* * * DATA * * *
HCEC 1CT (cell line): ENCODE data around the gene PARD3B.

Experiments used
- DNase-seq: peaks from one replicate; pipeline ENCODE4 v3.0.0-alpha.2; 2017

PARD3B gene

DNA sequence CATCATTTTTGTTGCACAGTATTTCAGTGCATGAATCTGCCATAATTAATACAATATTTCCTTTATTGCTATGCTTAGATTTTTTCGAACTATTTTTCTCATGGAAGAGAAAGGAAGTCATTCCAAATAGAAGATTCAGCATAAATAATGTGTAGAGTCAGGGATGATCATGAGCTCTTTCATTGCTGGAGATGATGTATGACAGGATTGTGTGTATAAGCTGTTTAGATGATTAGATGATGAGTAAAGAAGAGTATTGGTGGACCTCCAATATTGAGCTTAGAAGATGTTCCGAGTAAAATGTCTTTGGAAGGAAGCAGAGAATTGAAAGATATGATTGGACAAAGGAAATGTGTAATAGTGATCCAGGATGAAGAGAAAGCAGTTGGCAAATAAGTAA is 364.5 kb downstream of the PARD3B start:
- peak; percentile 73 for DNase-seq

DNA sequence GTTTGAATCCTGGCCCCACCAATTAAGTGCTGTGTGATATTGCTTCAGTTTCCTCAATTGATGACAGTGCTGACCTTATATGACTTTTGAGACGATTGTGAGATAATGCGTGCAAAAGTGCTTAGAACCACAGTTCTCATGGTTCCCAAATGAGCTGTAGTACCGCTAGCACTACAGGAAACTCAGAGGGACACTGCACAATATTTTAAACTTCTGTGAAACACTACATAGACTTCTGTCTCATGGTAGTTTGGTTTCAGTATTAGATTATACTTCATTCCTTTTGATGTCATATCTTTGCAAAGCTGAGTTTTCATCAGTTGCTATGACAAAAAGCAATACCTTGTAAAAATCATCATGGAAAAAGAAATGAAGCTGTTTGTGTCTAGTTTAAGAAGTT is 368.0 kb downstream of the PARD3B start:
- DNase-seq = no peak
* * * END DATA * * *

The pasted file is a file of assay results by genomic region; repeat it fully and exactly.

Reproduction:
HCEC 1CT (cell line): ENCODE data around the gene PARD3B.

Experiments used
- DNase-seq: peaks from one replicate; pipeline ENCODE4 v3.0.0-alpha.2; 2017

PARD3B gene

DNA sequence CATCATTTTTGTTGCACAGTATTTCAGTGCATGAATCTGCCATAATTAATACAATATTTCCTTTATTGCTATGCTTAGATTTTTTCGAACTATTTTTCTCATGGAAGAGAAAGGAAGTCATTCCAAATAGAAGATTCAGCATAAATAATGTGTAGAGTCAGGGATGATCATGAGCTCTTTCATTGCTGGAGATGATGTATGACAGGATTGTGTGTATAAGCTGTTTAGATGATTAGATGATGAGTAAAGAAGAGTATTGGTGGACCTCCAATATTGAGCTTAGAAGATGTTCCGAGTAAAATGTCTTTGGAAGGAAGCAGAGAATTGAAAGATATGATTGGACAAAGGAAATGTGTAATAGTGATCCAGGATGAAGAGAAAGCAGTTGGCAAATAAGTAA is 364.5 kb downstream of the PARD3B start:
- peak; percentile 73 for DNase-seq

DNA sequence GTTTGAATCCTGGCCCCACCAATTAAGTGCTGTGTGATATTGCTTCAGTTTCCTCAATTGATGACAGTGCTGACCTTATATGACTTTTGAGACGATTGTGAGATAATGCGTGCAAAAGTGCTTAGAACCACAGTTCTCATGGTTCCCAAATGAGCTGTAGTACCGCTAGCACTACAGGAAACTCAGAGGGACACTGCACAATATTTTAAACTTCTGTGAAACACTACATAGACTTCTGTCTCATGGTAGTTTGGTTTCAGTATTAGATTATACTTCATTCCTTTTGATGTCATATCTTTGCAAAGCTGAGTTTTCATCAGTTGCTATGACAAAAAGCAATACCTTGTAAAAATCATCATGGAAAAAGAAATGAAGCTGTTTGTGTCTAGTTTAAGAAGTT is 368.0 kb downstream of the PARD3B start:
- DNase-seq = no peak